You're very welcome. It doesn't matter what wire you use. Teflon insulated stranded tinned copper in a fine gauge will probably be the easiest to work with. I think the cloth insulated wire on such a project would be an absolute nightmare to work with and look a mess, as well. It'll be bard to keep the ends from fraying.

I use solid copper buss wire on my JPP harnesses, and coat it with enamel to insulate it while keeping a crisp and clean look, after they are built. It looks great, but it's very difficult to work with.


Please understand I mean this with a great deal of respect and good intention - asking what type of wire/insulation you need to use is a very basic question. You're talking about a very advanced wiring project, commercially for a paying client. Just know what you are getting into, for both your best interest and the best interest of your customer.
 

Kenni

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You're very welcome. It doesn't matter what wire you use. Teflon insulated stranded tinned copper in a fine gauge will probably be the easiest to work with. I think the cloth insulated wire on such a project would be an absolute nightmare to work with and look a mess, as well. It'll be bard to keep the ends from fraying.

I use solid copper buss wire on my JPP harnesses, and coat it with enamel to insulate it while keeping a crisp and clean look, after they are built. It looks great, but it's very difficult to work with.


Please understand I mean this with a great deal of respect and good intention - asking what type of wire/insulation you need to use is a very basic question. You're talking about a very advanced wiring project, commercially for a paying client. Just know what you are getting into, for both your best interest and the best interest of your customer.
Thanks again, for your reply!
I see - thanks - I merely wanted to make abolutely sure, just in case something different would've been suggested :)
True, the cloth wire would probably be a nightmare, I can see that.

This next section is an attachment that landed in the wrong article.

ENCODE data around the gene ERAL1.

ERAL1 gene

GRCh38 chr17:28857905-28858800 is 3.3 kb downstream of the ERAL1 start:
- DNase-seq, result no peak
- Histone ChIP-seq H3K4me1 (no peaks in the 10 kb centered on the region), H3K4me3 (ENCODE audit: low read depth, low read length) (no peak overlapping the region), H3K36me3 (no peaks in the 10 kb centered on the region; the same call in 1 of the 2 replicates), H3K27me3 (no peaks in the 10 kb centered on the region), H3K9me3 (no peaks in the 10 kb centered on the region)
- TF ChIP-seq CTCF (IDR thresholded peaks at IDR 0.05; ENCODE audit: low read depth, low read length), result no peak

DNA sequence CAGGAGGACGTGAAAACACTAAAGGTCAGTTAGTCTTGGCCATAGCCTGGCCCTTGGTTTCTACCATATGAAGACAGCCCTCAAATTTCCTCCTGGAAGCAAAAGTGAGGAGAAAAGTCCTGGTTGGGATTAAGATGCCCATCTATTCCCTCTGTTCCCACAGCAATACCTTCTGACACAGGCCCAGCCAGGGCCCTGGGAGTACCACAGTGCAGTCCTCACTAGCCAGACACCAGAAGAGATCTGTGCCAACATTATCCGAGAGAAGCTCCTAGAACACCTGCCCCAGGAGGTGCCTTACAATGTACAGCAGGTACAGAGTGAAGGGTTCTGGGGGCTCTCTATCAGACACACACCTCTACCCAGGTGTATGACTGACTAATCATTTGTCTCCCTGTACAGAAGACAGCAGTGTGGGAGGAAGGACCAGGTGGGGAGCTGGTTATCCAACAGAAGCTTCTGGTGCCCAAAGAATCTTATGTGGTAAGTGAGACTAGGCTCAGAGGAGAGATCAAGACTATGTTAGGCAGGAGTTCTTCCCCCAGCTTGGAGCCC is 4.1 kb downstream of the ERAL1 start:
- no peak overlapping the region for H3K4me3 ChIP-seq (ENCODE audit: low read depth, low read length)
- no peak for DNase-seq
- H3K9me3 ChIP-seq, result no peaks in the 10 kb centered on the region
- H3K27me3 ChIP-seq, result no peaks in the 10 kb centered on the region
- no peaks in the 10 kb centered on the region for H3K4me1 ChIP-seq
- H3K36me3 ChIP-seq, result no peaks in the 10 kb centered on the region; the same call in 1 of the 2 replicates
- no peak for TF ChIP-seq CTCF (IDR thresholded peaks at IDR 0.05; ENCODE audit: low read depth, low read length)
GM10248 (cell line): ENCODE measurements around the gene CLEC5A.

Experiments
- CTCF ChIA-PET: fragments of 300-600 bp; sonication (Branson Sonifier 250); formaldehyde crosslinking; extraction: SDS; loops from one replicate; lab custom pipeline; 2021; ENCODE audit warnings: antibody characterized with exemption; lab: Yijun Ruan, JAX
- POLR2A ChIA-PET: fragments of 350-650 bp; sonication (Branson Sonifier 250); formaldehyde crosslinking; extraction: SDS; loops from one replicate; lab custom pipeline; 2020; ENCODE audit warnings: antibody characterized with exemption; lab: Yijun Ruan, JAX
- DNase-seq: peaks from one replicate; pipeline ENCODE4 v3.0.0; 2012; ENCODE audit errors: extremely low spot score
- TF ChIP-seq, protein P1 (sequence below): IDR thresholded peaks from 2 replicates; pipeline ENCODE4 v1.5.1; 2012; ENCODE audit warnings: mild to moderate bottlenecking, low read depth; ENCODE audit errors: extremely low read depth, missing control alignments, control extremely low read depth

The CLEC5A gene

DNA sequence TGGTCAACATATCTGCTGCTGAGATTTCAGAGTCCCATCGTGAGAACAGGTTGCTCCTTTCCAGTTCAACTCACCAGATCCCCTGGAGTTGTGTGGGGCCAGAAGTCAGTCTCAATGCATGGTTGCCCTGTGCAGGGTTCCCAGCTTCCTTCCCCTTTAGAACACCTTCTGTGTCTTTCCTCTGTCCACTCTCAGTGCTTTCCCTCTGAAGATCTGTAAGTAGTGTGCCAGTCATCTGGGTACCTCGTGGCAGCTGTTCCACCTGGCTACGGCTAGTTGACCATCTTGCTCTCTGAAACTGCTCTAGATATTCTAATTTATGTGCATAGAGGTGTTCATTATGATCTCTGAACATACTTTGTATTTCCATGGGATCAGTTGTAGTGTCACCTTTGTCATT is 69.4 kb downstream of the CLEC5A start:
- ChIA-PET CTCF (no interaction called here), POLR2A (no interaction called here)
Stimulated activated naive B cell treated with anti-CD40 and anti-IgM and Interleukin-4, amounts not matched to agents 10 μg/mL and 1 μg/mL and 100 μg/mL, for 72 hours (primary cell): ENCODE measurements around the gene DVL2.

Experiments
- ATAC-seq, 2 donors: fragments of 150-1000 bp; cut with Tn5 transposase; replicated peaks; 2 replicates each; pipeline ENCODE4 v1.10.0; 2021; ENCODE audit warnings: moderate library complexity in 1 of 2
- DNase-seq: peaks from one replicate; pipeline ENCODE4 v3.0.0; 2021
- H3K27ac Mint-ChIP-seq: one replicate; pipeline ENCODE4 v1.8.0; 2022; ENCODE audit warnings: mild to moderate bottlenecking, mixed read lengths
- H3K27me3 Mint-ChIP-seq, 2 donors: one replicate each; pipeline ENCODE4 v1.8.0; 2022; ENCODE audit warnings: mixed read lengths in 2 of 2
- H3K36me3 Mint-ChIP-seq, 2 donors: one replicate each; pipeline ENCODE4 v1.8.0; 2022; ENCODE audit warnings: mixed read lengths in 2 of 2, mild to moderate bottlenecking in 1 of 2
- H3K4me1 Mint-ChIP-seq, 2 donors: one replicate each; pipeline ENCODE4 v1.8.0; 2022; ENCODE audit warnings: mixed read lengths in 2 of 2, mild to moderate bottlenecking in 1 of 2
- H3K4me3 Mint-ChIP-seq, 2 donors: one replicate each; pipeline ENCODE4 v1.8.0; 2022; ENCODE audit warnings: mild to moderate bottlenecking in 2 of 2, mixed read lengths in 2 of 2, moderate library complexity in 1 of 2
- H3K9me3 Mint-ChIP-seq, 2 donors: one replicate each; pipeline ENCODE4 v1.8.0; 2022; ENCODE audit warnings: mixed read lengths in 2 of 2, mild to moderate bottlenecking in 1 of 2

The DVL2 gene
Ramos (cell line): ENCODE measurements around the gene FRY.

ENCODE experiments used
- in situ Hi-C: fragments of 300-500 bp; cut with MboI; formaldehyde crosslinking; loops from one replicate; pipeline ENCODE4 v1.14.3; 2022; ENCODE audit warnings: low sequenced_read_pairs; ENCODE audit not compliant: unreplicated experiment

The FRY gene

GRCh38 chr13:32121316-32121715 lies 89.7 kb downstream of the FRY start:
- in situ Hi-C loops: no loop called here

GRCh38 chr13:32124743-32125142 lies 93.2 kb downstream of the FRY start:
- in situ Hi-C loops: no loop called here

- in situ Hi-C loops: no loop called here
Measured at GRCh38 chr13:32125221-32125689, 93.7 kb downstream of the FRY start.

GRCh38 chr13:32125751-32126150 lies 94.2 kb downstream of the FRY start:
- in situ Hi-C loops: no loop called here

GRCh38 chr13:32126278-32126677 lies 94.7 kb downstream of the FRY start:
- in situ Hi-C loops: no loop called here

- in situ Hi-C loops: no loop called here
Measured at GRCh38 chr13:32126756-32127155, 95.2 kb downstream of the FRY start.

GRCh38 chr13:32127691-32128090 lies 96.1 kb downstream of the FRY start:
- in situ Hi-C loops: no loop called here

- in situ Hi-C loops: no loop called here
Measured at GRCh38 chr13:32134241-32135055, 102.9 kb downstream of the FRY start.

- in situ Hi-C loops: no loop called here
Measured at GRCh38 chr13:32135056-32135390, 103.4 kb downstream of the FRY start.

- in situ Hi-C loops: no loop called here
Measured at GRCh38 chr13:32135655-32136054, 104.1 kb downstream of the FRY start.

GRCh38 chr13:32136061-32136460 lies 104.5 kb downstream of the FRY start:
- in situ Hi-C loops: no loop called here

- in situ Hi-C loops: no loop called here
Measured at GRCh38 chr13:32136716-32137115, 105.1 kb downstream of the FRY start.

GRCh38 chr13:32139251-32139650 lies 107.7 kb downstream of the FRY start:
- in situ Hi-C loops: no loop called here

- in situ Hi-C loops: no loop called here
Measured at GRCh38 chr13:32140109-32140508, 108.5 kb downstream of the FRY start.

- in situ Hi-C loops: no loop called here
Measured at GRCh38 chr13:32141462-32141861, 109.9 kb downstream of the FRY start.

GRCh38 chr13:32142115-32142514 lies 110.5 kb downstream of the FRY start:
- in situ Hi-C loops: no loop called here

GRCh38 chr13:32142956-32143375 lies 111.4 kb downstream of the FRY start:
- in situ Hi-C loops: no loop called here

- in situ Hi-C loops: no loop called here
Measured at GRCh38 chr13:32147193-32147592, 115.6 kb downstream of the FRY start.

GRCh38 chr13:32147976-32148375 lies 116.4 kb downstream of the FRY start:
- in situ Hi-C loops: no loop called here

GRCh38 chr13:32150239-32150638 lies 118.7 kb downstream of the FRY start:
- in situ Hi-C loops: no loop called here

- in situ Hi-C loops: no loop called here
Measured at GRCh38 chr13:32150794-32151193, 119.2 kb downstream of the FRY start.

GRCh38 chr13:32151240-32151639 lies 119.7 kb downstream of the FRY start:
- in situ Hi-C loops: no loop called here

Sure, that harness looks excellent! Neat and crisp, for sure!

I fully understand your question and "worry"... Yes, my question were fairly basic, but again, I really wanted to make absolutely sure.
Thanks, I appreciate your concern, and I will, that's for sure.
 

wildschwein

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Thanks for the reply, @cooljuk :)
I appreciate you taking the time to write.

I totally get what you're saying - and it's important to find and use a diagram that's proper and solid!
I'm going with the Jimmy Page Wiring Diagram, found on Seymour Duncan's webpage, since the pickups are SD also.
I talked it over with the guitar player, and he agreed, so we should be good there :)

I told the guitar player the same thing, about Jimmy not using this config. with LZ, and he was fine with that, he just wanted the options and possibilities that the diagram offers.

Another question, if you don't mind..
Obviously there are a pretty amount of connection-wires, connecting the pots and push/pulls - for wiring those would something like Tinned Copper Wire do? Otherwise I was thinking of just using standard fabric sleeve wire (cloth wire).

Thanks again!
I used the Duncan scheme and it worked well. It was a great studio guitar. I eventually pulled it out and went to pretty straight up 50s wiring as I like just rolling back volume knobs. The one the thing I do miss from it is the ability to switch between series or parallel with both humbuckers selected -- that was cool. I do always have the out of phase option on all my twin humbucker guitars as it's a stock sound for me. Page may not have had the multi-option scheme during Zeppelin but he was a big user of out phase in the studio and used it on a lot of tracks probably with a variety of guitars. The system with 4 push pulls was originally called 'Superock' and was first offerd by Schecter as a wiring harness from what I can find.
Superock.png
 

cooljuk

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Page may not have had the multi-option scheme during Zeppelin but he was a big user of out phase in the studio and used it on a lot of tracks probably with a variety of guitars.
I don't think any of the guitars Page was known to play had pickup phase switches in Zeppelin.

Are there some particular song examples you are thinking of? Sometimes, people confuse the complex sounding middle position and resonant honk/quack sounds that Page got for being out of phase pickups but that's never been the case, as far as any songs I can recall at the moment.
 

Dazza

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I don't think any of the guitars Page was known to play had pickup phase switches in Zeppelin.

Are there some particular song examples you are thinking of? Sometimes, people confuse the complex sounding middle position and resonant honk/quack sounds that Page got for being out of phase pickups but that's never been the case, as far as any songs I can recall at the moment.